Tech Neck: What is it + How to Get Rid of it?

tech neck

In today’s modern society, you likely find your back and shoulders ache at the end of the day. You may find you get headaches more often than you’d like. You may even get numbness in your hands or fingers. The culprit—the dreaded tech neck.

Not sure what tech neck is? It’s that pain, soreness, or stiffness that comes from looking down or holding your head in a forward position to stare at a computer screen, tablet, or mobile phone for hours on end. And the more time you spend on devices, the more likely you’ll experience this common pain and discomfort. For some perspective, in America, the average person spends 7 hours and 50 minutes on devices, and that number is only expected to increase.

Consider this: If your head is in line with your spine, it’s like carrying 10 to 12 pounds. If you lean the head forward at just a 15-degree angle, it increases that weight to ~27 lbs; 30 degrees ups it to 40 lbs; 45 degrees, it’s nearly 50 lbs, and if you’re really leaning over your device at 60 degrees, it’s ~60 lbs. That increases the weight on your neck and shoulders by 400%! No wonder so many of us are in so much pain!

Indeed, tech neck has become epidemic for people of all ages. Go ahead and check in with your body right now. You can probably feel those muscles screaming for relief.

Beyond the pain and discomfort in the head, neck, shoulders, upper back, hands, etc., tech neck can affect the natural curvature of the spine. That is, it can lead to poor posture not just when you’re on your device but for the rest of the day. It can cause your neck muscles to lengthen as the chest muscles shorten. This throws off your balance, puts greater strain on the spine and neck, and makes other injuries more likely.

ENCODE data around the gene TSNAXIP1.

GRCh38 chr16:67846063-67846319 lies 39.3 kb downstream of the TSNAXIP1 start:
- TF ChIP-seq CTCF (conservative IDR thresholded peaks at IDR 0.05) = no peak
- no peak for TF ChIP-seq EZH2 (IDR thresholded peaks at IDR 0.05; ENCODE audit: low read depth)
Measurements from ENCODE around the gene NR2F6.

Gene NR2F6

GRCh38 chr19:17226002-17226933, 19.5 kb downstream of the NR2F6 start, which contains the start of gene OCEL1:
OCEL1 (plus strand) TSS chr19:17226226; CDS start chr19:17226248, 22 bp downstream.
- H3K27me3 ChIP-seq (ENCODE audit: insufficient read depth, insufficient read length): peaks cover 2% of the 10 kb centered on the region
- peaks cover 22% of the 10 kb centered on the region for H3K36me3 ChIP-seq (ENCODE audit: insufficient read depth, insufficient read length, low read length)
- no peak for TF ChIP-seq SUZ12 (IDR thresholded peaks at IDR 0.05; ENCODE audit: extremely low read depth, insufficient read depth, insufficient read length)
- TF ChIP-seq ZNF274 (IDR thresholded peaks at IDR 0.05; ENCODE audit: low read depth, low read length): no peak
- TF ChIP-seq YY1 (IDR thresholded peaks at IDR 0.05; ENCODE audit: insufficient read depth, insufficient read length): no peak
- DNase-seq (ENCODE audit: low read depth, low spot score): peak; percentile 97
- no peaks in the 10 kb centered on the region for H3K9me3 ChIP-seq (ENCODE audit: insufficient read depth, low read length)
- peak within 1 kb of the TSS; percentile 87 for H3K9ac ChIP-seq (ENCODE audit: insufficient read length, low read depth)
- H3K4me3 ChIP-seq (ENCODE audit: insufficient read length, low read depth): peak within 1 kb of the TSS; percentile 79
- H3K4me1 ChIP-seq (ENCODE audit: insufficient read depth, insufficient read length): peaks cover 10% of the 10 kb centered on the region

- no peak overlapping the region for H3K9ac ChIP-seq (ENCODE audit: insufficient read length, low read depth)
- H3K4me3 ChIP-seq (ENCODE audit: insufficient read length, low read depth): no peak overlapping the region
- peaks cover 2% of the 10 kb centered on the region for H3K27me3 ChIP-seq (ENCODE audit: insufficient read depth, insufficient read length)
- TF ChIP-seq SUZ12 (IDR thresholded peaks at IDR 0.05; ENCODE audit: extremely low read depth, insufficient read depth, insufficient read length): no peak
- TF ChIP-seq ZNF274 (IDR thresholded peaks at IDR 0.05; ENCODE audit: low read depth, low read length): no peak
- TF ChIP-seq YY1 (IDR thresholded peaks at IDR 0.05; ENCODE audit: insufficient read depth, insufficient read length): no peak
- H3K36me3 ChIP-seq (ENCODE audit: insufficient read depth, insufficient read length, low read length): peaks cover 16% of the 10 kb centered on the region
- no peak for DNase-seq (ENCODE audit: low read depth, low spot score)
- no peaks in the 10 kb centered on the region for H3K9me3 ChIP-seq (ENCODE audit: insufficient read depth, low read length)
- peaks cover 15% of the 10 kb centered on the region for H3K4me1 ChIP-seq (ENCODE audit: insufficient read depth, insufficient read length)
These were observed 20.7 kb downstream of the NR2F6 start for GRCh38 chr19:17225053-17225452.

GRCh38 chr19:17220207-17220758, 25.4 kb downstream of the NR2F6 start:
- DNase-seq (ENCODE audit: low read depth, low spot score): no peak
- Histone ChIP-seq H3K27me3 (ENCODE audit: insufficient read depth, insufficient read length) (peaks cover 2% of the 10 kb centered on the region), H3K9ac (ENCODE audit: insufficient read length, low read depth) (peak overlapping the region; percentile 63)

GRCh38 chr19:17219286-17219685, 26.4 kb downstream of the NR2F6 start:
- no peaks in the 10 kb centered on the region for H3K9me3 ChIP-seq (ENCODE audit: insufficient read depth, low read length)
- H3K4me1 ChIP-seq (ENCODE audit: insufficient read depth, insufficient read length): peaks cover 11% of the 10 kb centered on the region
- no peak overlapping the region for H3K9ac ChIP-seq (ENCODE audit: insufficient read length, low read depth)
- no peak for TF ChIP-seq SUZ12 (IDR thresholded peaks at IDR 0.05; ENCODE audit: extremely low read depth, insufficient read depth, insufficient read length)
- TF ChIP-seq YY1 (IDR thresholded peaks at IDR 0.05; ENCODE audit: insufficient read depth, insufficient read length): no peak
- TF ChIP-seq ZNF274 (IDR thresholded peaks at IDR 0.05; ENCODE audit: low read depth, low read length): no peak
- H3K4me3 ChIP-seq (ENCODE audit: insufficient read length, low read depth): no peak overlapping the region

Symptoms of tech neck include:

  • Back, shoulder, and neck pain or tension
  • Neck spasms
  • Headaches
  • Curvature of the spine
  • Pain in the jaw joints and muscles (aka TMJ or temporomandibular joint issues)
  • Tingling in the hands or numbness in the fingers (due to a pinched nerve in the neck)
  • Decreased grip strength
  • Rotator cuff tendonitis
  • Cranky, creaky shoulders

If left ignored and untreated, tech neck may even lead to arthritis or disk injuries in the neck and back. This is because the muscles remain tight to hold the head up, which puts pressure on the discs, which can cause them to wear out faster and potentially bulge or even rupture as well as pinch nerves, leading to pain and weakness in the arms and hands.

What to Do About Tech Neck

Fortunately, we don’t have to just accept that it is what it is. There are small changes we can make to help recover from and prevent tech neck. For one, we can cut back on the amount of time we use devices. In addition, it can help to be more mindful of our posture throughout the day to stand up straight and look straight ahead. If you work at a desk for much of the day, a standing desk, with the computer placed directly at eye level, can really help, especially if you use this time to focus on good posture.

When seated, it’s not enough to just keep your head directly over your spine and avoid looking down. As you’re working from a seated position, adjust your chair so you’re slightly reclined (25 to 30 degrees), so your back and shoulders naturally lean back and relax. Sit in a chair that provides lumbar support that allows your back to arch slightly but prevents slouching. This helps decrease the weight placed on your disks.

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According to Dr. K. Daniel Riew, M.D., a renowned cervical spine surgeon, when seated at your desk, your neck should be positioned so it would naturally fall back (rather than forward) if you were to fall asleep. This puts much of weight into your chair rather than straight down your back and spine. Most of us do this naturally while relaxing yet try to “sit up straight” (and more often lean forward) while working. But allowing your body to recline slightly can greatly reduce the discomfort you often experience after a long work day.